Hepatitis B Virus Screening Patterns amongst Physicians in Hawaii: Changes in a Decade


Purpose: Hawaii had the highest incidence of liver cancer in the US and had a unique patient population with many immigrants from the Pacific and Asia where Hepatitis B virus (HBV) was endemic. HBV screening in high risk populations was a recommended measure of preventative medicine, thus we sought to examine physician screening patterns for HBV in Hawaii. Methods: We retrospectively analyzed billing claims from 1999 to 2009 from the largest healthcare coverage provider in the state of Hawaii. We identified all patients (>18 years) who underwent HBV screening based on Current Procedural Terminology (CPT) billing codes. We collected data on age, gender and specialty of physicians ordering the screening tests. Analysis was done in 2013 and 2014. Results: Of an estimated 700,000 covered lives, 125,576 patients underwent HBV screening. We stratified the patients into two eras from 1999-2004 (N = 52,245) and 2005-2009 (N = 73,331) to examine temporal trends. In the first era, 30,975 women (59.3%) underwent HBV screening, compared to 49,950 women (69.1%) screened in the 2005-2009 era. There absolute number of tests increased, but the proportion done by primary care MDs decreased from 55.6% to 44.9%. OB/GYN screened 15.6% in the early era and 26.9% in later era. Conclusions: There was an increase in women aged 18 - 40 years screened in the 2005-2009 era compared to 1999-2004, most likely due to OB/GYN physicians’ screening of prenatal women. Physician education on HBV vaccination/treatment or appropriate referral should include OB/GYN as well as primary care physicians.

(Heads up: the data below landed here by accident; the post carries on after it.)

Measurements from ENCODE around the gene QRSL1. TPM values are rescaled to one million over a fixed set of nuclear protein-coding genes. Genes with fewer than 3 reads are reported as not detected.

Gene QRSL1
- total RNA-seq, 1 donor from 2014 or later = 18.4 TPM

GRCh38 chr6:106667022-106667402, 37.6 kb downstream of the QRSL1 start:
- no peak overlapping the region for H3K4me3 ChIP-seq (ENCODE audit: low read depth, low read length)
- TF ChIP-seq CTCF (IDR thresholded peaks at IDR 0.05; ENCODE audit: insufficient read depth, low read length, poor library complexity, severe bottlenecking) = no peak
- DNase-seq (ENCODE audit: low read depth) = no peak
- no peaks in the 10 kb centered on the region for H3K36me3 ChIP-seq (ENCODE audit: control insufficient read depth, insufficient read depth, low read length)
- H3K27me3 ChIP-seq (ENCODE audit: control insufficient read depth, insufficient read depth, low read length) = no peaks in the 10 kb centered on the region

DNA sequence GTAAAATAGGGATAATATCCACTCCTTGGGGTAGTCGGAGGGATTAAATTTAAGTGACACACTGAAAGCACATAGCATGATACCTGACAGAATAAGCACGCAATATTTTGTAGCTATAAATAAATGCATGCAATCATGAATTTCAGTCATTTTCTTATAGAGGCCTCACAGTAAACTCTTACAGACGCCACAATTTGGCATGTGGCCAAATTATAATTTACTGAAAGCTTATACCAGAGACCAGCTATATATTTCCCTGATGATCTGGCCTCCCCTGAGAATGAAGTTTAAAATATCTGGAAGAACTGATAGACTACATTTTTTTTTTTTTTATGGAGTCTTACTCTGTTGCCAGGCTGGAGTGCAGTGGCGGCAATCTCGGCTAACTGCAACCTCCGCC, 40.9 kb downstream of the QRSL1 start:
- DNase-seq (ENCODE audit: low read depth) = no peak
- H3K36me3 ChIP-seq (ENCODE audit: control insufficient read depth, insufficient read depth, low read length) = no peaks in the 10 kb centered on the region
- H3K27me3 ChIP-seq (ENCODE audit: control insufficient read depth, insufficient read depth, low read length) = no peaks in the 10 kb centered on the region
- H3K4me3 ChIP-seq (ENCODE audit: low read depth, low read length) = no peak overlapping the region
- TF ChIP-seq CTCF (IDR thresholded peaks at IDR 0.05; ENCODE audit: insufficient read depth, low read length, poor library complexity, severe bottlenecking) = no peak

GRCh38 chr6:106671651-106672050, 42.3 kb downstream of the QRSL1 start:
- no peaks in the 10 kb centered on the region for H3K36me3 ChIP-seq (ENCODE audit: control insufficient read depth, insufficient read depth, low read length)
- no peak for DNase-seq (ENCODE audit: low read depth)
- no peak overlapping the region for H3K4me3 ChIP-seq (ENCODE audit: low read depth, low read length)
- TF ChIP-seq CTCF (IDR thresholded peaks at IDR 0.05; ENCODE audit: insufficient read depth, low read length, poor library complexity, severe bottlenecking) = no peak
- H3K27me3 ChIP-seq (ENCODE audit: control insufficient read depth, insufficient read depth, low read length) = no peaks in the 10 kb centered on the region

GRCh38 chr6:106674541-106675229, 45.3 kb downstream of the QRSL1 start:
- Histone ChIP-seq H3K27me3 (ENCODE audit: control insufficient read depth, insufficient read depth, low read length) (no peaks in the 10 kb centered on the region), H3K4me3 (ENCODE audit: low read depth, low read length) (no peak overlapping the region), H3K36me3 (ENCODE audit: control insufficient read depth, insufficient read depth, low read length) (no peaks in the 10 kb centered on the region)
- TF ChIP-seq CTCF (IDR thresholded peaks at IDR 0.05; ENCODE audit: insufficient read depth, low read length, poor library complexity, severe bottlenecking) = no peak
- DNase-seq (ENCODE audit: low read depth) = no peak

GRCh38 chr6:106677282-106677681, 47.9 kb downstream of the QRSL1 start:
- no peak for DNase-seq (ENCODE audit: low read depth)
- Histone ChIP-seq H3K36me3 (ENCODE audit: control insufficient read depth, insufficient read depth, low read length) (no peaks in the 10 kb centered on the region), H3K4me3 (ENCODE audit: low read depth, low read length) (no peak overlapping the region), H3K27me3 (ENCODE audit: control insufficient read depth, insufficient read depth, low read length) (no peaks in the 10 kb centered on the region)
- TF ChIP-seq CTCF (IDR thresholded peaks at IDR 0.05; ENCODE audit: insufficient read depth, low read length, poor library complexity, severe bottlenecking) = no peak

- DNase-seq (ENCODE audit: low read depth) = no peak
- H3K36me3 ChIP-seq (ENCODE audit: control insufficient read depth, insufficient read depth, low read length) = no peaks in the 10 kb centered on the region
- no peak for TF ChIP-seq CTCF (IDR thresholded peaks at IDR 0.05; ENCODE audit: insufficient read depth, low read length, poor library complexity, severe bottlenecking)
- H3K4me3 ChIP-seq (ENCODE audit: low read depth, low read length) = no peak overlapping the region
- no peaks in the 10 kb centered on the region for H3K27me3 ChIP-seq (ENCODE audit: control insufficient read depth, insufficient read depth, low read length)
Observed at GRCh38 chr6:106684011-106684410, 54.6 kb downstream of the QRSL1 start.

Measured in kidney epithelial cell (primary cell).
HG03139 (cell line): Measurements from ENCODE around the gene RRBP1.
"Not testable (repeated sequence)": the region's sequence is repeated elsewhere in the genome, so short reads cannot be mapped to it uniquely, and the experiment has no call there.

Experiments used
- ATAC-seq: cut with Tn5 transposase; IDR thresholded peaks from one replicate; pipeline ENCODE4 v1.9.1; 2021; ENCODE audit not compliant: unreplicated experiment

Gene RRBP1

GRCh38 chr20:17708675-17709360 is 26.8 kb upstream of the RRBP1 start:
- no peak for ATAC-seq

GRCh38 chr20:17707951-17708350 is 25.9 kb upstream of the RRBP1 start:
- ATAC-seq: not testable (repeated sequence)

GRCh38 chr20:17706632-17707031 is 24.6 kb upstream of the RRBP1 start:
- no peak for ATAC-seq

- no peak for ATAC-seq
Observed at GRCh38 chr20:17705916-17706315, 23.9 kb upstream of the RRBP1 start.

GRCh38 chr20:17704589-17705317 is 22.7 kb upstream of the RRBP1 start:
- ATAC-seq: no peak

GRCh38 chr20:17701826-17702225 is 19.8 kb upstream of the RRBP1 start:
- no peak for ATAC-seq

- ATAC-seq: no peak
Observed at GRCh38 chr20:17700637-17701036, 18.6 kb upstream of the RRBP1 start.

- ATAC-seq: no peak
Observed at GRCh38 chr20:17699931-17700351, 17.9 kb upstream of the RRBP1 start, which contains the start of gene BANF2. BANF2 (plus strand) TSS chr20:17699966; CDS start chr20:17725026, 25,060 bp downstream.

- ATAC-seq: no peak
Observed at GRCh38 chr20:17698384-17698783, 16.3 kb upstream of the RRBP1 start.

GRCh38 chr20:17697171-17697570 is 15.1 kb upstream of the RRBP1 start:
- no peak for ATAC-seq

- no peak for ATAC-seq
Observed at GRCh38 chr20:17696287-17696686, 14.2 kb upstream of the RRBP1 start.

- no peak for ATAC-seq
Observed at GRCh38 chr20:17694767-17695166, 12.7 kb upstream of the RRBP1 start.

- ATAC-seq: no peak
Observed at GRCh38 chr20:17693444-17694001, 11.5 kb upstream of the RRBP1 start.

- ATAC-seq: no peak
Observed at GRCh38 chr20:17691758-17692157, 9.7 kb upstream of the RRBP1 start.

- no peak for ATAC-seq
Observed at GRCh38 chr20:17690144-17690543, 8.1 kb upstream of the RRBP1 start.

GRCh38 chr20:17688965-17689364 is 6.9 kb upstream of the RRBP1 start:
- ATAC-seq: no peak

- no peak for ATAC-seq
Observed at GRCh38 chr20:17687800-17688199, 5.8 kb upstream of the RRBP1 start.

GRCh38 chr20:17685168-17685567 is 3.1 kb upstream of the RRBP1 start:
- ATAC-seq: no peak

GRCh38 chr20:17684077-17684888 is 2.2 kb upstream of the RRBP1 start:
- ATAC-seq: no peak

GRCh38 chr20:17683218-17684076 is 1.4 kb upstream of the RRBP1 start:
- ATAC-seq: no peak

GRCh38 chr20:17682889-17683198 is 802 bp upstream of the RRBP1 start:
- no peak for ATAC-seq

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Tran, C. , Kiyosaki, K. and Wong, L. (2015) Hepatitis B Virus Screening Patterns amongst Physicians in Hawaii: Changes in a Decade. Open Journal of Gastroenterology, 5, 139-145. doi: 10.4236/ojgas.2015.510023.

1. Introduction